Fleas are interesting insects with a prominent place in history. The adults of some species can transmit the plague (Yersinia pestis), which was responsible for the deaths of millions of people. In 1347, the first cases of the plague known as the Black Death appeared in Europe, and the disease was well established in 1348. The plague was so infectious that whole towns ceased to exist and fleeing people spread the disease far and wide. Before the end of the outbreak, about a third of the population of Europe was dead; this is the highest percentage of a population ever killed by an epidemic. The Black Death was so devastating that there were not enough people left in some areas to bury the dead. In 1664 and 1665, the plague returned to London, killing 100,000 people. In 1892 it spread to China and India killing up to six million people. San Francisco had an outbreak in 1904 that left 122 people dead.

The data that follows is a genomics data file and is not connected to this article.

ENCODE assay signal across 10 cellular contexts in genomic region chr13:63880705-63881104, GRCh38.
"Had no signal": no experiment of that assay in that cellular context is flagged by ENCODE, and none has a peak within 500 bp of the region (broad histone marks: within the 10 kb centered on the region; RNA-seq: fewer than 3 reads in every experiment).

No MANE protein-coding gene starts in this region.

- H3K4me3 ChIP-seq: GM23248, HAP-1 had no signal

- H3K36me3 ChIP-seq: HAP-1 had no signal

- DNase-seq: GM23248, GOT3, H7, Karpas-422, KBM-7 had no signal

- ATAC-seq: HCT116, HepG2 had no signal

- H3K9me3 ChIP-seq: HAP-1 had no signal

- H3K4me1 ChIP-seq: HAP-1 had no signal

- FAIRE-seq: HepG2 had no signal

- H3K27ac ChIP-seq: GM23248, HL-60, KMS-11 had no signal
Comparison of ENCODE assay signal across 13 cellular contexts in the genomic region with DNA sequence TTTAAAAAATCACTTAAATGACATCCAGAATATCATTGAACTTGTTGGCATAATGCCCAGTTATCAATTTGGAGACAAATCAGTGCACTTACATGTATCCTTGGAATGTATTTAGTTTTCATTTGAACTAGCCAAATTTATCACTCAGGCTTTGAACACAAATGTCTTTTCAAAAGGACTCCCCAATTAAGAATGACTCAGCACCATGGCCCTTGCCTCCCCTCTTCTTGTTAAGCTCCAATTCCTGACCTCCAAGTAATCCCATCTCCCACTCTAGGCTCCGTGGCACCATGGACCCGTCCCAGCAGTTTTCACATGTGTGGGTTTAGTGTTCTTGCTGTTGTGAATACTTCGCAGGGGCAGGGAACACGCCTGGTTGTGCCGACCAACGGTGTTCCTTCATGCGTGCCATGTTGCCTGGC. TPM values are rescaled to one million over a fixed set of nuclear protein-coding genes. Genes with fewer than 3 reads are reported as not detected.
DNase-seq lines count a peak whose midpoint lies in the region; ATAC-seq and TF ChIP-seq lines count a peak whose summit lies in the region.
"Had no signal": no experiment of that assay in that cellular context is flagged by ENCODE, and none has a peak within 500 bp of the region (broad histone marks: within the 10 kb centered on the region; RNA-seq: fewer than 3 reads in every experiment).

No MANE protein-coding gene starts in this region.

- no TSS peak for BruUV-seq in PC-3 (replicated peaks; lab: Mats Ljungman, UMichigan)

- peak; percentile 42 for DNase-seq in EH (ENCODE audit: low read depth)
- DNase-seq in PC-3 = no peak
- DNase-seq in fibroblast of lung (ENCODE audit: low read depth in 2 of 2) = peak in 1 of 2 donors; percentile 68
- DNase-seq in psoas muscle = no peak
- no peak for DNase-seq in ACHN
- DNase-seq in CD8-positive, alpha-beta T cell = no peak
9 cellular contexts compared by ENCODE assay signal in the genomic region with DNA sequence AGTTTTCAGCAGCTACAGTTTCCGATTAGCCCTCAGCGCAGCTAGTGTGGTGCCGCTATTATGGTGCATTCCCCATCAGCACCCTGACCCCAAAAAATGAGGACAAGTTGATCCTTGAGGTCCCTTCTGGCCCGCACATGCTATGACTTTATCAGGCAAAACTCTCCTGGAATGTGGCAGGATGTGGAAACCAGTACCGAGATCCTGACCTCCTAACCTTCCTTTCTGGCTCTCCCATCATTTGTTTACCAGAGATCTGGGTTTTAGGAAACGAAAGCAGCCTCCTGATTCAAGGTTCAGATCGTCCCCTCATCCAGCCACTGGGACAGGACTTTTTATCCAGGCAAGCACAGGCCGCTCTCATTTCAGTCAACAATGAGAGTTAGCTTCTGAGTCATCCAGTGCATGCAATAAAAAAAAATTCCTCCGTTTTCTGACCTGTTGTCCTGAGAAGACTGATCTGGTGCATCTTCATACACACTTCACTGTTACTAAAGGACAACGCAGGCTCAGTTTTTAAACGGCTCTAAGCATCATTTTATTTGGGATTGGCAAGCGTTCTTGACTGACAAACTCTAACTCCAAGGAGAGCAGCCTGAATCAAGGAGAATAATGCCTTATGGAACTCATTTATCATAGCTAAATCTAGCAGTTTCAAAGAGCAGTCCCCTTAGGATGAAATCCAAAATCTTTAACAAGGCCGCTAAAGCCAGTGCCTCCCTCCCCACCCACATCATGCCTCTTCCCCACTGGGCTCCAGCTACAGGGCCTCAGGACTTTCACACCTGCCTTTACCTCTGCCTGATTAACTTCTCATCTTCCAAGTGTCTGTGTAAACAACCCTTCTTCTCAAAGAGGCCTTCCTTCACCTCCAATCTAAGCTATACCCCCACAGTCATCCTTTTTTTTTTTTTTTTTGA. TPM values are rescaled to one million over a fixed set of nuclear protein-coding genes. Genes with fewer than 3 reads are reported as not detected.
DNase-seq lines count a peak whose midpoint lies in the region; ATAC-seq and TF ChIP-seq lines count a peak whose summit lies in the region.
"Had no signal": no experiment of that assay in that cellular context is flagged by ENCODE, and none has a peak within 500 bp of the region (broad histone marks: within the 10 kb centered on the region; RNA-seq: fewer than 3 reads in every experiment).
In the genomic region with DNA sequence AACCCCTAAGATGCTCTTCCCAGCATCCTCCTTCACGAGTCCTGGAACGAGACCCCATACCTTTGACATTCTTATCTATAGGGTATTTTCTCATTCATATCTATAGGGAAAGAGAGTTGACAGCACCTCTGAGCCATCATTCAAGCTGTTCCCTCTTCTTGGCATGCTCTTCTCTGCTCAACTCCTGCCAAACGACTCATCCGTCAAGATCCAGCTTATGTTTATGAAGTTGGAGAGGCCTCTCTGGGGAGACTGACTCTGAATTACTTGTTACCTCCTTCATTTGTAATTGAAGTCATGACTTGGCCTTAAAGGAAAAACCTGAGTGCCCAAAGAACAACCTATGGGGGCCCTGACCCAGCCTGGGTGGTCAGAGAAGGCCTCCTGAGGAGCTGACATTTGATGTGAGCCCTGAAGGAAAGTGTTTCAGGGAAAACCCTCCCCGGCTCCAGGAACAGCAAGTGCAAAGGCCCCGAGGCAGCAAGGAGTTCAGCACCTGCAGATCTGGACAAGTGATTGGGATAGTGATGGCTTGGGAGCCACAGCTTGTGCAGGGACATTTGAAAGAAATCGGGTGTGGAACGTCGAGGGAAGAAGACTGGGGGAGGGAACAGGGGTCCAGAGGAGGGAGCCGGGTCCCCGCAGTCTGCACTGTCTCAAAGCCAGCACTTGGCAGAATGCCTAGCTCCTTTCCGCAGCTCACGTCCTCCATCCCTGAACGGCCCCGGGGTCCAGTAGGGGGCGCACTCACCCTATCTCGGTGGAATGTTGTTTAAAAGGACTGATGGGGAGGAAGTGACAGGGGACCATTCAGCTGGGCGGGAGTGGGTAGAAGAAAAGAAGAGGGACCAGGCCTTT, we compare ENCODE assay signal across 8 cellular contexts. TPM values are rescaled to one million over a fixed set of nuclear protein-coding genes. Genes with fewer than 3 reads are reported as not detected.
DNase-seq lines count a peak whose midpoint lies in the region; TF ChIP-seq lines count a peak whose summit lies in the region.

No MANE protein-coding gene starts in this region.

There are many species of fleas and they infest many species of mammals and some birds.
There are many species of fleas throughout North America, but the ones considered pests most often are dog fleas (Ctenocephalides canis) and cat fleas (Ctenocephalides felis), as these species will infest homes. Other species carry plague and other diseases, but they will not infest a home in large numbers. Dog and cat fleas prefer parts of the country that are humid.
A flea can jump a distance of 150 times its own body length, which would be the equivalent of a human doing a standing broad jump of a quarter mile.